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Mali Travel Guide

Key Facts
Official state name

Republic of Mali.


1,240,192 sq km (478,841 sq miles).


16 million (2013).

Population density

12.9 per sq km.




Republic. Gained independence from France in 1960.

Head of state

President Ibrahim Boubacar Keita since 2013.

Head of government

Prime Minister Moussa Mara since 2014.


220 volts AC, 50Hz. Larger towns in Mali have their own locally generated supply. European-style plugs with two round pins are used.

With its giant mud-built mosques, villages carved into cliff-sides and massive camel caravans traversing the desert, Mali makes for a stunningly surreal destination.

Rapidly developing, particularly in the main cities, tourists can find high standards of accommodation and cuisine on offer. Intriguing and colourful markets, vast desertscapes and ancient tombs and relics are all waiting to be discovered. All of this makes it hard to believe Mali is one of the world's poorest countries.

Once an overseas territory of France, Mali gained independence in 1960, and today it is one of the most politically and socially stable countries in Africa.

Travel Advice

Last updated: 25 January 2015

The travel advice summary below is provided by the Foreign and Commonwealth Office in the UK. 'We' refers to the Foreign and Commonwealth Office. For their full travel advice, visit

The Foreign and Commonwealth Office (FCO) advise against all travel to:

  • the provinces of Tombouctou, Kidal, Gao and Mopti
  • parts of the provinces of Kayes, Koulikoro and Segou, as shown on the map

The FCO advise against all but essential travel to the rest of Mali.

The situation in Mali is still volatile. You should maintain a high level of vigilance, keep a low profile and stay alert to local political developments. You should maintain several days’ stock of food and water in case disturbances take place. You can monitor daily developments in English through the BBC World Service (88.9 FM in Bamako).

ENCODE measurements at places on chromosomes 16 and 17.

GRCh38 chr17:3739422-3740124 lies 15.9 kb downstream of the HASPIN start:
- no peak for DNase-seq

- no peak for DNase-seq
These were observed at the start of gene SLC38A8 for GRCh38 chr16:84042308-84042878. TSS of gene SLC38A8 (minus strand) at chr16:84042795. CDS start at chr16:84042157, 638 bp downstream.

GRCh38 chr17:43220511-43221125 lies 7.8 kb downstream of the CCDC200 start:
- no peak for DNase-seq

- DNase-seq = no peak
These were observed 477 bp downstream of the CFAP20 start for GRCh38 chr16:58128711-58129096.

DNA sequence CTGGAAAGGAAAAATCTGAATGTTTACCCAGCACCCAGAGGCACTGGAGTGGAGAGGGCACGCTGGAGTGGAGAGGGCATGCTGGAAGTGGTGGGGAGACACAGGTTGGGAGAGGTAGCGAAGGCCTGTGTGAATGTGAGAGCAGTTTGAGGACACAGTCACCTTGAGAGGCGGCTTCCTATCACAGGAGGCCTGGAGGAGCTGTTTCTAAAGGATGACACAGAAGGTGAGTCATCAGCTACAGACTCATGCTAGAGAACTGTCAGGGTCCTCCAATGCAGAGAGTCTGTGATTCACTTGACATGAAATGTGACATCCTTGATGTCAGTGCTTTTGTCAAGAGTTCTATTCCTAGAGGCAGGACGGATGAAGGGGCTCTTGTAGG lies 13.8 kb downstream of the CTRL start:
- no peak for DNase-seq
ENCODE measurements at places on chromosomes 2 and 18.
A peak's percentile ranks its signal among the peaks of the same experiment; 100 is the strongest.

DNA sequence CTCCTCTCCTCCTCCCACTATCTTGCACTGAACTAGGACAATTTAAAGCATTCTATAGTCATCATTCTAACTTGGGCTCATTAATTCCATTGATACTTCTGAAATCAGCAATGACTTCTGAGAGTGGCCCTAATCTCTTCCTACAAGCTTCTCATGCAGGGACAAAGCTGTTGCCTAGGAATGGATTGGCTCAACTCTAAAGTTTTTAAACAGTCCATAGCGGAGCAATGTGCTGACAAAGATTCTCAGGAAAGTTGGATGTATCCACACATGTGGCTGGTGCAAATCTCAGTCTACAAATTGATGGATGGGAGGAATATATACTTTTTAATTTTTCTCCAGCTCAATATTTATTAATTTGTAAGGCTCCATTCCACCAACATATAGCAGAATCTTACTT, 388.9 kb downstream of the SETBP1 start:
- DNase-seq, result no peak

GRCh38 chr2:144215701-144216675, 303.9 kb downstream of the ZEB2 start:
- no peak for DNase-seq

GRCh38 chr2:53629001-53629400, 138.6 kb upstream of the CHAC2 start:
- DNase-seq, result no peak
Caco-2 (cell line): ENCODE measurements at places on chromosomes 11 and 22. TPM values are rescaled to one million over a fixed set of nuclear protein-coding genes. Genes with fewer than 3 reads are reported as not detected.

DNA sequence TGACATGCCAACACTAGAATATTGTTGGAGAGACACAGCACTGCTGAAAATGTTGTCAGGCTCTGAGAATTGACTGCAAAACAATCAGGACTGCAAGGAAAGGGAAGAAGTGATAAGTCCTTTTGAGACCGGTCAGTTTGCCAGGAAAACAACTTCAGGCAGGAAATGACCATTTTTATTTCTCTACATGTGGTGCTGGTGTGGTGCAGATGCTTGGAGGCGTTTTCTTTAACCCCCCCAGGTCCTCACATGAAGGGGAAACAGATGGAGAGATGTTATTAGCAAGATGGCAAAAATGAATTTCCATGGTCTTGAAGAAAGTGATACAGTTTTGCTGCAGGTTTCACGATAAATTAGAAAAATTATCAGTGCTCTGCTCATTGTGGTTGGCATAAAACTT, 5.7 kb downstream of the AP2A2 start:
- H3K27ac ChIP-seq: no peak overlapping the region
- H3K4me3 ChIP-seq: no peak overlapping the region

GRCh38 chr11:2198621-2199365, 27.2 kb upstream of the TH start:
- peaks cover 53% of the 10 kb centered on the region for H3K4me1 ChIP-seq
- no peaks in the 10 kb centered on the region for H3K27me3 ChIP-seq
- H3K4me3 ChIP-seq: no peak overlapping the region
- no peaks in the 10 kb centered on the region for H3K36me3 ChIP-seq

The Malian authorities have closed the Clinique Pasteur in Bamako and are seeking to trace all those who may have been in contact with the patient and the nurse, including clinic staff, family members and associates of the two deceased men. The authorities are also seeking to establish whether the death in Bamako of an associate of the patient was also due to EVD.

On 15 January 2015, the Malian Ministry for Health, in co-operation with the United Nations, declared the country free from Ebola.

Ebola virus disease has been confirmed in Sierra Leone, Guinea and Liberia. Although the chances of being infected remain very low, there are measures you can take to prevent catching Ebola. You should follow the health advice issued by the National Travel Health Network and Centre. If you are concerned that you might have been exposed to Ebola, or are showing symptoms, seek immediate medical advice. If you are in the UK, call NHS 111.

The Malian authorities have established a number of special telephone lines in country for queries about Ebola. The numbers are (+223) 80 00 88 88 (Malitel) and (+223) 88 00 77 77 (Orange).

For further details about this outbreak of Ebola, see the World Health Organization website, the NaTHNaC outbreak surveillance database and this map showing the areas affected.

There is a high threat from terrorism including kidnap in Mali. Following the French/African military intervention which began in January 2013, there is a high threat of retaliatory kidnap against Western interests. There is a heightened threat of kidnap in Mali, especially in areas north of Mopti. Further attacks are highly likely in northern Mali.

The ability of the British Embassy to deliver consular services is limited, especially outside of Bamako. The British Embassy telephone number is +223 2021 3412.